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Report Details


Committee Name:

Select Committee on Petroleum Products Pricing in Western Australia

House:

Legislative Assembly
Report Type:Report

Title:

Getting A Fair Deal for Western Australian Motorists
No of Pages:99
Physical Location:State Law Publisher - Perth Western Australia

Presentation Date:

10/12/2000


Click here to view the report


executive summary


This Committee has embarked on the first review of petroleum pricing in Western Australia for seventeen years. It did this against a backdrop of increasing world prices, high retail prices in the country and a high level of consumer frustration with a highly volatile metropolitan market with frequent and unexplained price fluctuations.

The paradox of rising prices in their towns and the constant news reports of price wars in the city confounded country motorists.

Whilst the inquiry was of a short-term nature it has been a most comprehensive examination of a complex industry. Approximately 90% of the 1.85 billion litres of fuel sold in the state is processed through the BP refinery at Kwinana. The 848 retail sites are operated under a variety of arrangements, as are the distribution and marketing mechanisms.

Major international oil companies dominate all levels of the industry. Commercial information is extremely sensitive and the relevant parties that make up the industry all hold and express very strong views on the future for the industry.

Many of the retail outlets in the metropolitan area, particularly those operated under franchise arrangements with the oil companies, receive price support payments and discounts. These can range between 2 and 8 cents per litre. These schemes were not generally available to country retailers and this is one of the major reasons for the difference between city and country prices.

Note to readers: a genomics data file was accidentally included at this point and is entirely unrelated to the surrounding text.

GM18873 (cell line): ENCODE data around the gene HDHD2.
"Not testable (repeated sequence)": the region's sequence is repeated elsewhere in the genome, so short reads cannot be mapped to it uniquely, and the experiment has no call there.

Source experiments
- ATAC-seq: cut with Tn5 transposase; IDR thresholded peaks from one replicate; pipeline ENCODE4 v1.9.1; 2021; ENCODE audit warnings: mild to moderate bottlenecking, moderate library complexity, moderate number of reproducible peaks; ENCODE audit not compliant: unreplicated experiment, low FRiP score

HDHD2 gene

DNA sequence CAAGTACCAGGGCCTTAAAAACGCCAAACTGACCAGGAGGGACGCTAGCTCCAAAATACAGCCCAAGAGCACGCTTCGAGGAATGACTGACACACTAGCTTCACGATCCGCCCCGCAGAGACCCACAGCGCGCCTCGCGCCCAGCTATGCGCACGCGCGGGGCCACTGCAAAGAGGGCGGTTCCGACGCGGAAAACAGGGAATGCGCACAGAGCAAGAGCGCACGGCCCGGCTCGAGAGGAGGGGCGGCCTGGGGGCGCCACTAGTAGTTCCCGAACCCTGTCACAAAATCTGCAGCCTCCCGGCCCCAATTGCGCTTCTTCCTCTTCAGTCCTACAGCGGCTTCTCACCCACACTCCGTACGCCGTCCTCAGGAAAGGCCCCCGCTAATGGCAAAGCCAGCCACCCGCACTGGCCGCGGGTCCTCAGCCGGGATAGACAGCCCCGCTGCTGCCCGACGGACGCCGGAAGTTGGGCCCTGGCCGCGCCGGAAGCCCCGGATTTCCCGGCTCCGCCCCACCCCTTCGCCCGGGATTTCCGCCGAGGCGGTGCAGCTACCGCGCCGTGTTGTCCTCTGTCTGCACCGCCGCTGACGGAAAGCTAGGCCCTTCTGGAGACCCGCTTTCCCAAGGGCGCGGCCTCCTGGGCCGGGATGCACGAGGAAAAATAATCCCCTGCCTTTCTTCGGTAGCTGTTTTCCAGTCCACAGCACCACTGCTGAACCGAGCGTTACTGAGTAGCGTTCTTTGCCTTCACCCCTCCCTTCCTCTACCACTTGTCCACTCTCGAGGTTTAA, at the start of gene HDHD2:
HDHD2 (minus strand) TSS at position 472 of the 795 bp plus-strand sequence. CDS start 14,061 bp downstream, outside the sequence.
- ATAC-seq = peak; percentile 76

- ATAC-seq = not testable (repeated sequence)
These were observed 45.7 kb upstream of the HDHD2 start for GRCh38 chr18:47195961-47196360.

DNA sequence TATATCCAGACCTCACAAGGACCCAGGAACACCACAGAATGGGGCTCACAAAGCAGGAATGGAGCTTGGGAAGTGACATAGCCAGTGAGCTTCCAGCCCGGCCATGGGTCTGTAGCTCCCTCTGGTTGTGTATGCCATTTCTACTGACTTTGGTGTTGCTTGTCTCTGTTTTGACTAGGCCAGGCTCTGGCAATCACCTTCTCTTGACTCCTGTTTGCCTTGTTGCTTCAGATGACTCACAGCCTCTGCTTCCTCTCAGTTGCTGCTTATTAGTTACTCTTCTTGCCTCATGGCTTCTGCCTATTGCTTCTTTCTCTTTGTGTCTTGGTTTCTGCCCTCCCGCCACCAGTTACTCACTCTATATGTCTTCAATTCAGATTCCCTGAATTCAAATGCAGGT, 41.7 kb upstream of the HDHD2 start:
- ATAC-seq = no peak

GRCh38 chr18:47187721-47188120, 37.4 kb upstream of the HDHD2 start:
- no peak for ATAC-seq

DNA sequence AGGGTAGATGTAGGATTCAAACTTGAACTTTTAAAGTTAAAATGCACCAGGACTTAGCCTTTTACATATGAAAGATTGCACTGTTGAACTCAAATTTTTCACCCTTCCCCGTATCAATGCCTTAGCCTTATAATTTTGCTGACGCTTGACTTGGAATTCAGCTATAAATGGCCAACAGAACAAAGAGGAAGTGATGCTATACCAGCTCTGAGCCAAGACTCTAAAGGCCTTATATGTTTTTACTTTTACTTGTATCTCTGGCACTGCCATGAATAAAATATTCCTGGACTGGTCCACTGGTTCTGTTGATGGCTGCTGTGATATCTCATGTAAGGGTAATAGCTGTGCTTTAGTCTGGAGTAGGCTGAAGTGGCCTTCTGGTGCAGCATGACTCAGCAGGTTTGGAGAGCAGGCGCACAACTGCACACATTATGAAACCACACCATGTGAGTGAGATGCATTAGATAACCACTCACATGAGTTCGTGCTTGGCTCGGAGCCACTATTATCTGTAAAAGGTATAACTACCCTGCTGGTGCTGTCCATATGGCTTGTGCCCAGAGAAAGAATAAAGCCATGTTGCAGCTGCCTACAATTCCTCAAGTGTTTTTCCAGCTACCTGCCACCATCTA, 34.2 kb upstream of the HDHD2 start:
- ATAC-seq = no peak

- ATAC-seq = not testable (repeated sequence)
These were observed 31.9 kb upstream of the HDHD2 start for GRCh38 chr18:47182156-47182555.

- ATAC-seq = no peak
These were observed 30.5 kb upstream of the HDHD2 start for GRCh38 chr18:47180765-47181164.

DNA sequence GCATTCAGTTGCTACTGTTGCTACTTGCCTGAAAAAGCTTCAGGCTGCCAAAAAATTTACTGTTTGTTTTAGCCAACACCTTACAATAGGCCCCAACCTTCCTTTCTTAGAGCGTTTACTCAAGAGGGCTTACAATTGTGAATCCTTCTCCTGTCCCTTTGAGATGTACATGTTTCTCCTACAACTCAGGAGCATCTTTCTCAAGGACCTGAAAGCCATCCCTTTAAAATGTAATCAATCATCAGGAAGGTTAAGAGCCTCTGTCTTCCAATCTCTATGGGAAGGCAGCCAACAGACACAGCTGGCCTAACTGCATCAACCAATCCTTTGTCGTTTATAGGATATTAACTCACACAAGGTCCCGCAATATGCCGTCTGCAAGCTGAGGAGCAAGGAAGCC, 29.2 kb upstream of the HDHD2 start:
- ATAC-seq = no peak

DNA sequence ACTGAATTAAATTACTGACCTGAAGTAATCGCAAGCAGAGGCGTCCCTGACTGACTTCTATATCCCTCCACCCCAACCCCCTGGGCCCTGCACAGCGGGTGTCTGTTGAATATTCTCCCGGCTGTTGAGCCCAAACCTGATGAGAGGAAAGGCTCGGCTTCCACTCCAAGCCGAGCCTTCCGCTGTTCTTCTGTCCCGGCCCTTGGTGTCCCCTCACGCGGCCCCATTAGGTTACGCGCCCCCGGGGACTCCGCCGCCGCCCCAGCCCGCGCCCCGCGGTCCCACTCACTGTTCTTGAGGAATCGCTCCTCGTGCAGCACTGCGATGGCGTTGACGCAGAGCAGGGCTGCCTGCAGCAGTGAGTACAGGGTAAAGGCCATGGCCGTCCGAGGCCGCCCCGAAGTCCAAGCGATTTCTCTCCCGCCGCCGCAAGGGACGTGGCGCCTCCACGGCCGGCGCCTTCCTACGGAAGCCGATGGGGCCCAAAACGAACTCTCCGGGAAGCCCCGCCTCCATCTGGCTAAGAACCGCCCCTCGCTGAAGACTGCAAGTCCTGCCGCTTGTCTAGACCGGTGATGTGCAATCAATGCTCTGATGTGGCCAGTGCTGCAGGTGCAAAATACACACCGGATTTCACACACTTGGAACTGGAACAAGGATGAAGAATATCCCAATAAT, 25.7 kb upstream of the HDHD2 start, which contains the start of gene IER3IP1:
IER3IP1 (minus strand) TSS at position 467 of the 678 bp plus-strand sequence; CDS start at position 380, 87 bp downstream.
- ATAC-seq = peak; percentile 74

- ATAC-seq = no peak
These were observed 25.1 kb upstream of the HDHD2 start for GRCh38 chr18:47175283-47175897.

World oil prices strongly influence the price of petroleum products in Western Australia. The world oil market is not a market that is free from interference and distortions. The recent United States interventions in the market and the ongoing OPEC manipulations are clear demonstrations of this.

Published reports from the oil companies and evidence submitted to the Committee make it clear that the windfall gain from high oil prices is benefiting the oil companies.

The Commonwealth Government excise and GST are the subject of major findings and recommendations in the report. The Committee was interested to note that in October 1990, high fuel costs resulting from the Gulf War would produce a retail price of approximately 84cpl rather than the 98 cpl if the federal Excise and GST remained at those 1990 levels.

The Commonwealth government increased excise by 1.7 cpl during the transition to the GST. The report clearly demonstrates the way that the GST is applied on fuel is inequitable to country residents and has a greater impact there.

The Committee made some significant findings that indicate:

The impact of high fuel prices is greater in the country than the city.